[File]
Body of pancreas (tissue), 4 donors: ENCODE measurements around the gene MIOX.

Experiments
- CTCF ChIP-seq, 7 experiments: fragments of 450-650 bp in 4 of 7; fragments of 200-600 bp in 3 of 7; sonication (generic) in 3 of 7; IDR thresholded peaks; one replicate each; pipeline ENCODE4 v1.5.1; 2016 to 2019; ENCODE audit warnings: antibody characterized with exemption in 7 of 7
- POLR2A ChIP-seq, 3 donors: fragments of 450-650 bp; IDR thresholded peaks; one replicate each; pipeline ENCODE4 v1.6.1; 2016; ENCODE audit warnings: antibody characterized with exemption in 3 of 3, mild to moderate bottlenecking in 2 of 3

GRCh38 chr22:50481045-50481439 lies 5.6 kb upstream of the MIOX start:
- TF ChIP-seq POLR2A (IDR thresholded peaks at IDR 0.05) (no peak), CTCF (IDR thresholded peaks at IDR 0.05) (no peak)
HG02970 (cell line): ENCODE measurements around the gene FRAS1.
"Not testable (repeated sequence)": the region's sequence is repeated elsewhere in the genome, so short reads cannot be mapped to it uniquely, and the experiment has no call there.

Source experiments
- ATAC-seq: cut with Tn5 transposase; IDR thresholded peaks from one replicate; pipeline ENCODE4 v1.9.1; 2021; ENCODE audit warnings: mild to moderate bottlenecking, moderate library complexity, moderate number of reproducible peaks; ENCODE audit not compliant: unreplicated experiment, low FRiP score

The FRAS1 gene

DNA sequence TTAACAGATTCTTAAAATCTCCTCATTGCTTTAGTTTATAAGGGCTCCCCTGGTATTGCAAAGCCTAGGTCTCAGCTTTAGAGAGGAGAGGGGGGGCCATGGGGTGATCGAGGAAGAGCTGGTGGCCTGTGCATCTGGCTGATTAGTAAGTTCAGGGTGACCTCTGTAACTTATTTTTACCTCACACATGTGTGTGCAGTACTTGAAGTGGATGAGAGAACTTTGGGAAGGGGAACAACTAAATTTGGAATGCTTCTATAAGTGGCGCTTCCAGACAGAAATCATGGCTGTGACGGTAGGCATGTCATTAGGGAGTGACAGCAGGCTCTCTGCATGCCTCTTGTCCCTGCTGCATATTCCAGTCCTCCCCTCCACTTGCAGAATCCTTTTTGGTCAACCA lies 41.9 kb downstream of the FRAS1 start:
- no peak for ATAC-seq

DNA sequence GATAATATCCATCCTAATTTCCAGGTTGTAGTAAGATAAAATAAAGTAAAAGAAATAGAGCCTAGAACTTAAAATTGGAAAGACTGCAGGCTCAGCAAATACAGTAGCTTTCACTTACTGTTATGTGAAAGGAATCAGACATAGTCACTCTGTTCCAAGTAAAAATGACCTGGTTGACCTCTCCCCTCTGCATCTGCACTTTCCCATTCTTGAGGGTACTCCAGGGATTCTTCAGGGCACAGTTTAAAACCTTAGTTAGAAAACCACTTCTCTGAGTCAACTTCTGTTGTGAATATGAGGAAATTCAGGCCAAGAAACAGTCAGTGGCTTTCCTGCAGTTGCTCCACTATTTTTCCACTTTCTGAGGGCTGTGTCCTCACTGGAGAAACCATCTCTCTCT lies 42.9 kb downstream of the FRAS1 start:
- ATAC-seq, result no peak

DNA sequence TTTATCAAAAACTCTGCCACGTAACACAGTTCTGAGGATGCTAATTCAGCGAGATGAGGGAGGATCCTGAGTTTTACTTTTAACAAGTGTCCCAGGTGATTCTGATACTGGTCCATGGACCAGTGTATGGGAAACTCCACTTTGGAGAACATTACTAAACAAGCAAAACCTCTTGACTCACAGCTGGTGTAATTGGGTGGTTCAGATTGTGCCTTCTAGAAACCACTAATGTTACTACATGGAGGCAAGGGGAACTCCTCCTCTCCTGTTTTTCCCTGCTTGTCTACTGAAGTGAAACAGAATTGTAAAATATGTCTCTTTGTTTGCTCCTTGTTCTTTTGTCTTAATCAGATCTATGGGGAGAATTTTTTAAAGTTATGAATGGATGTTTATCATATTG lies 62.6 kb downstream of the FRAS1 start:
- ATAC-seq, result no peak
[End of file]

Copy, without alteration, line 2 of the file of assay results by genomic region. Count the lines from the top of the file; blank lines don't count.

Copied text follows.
Experiments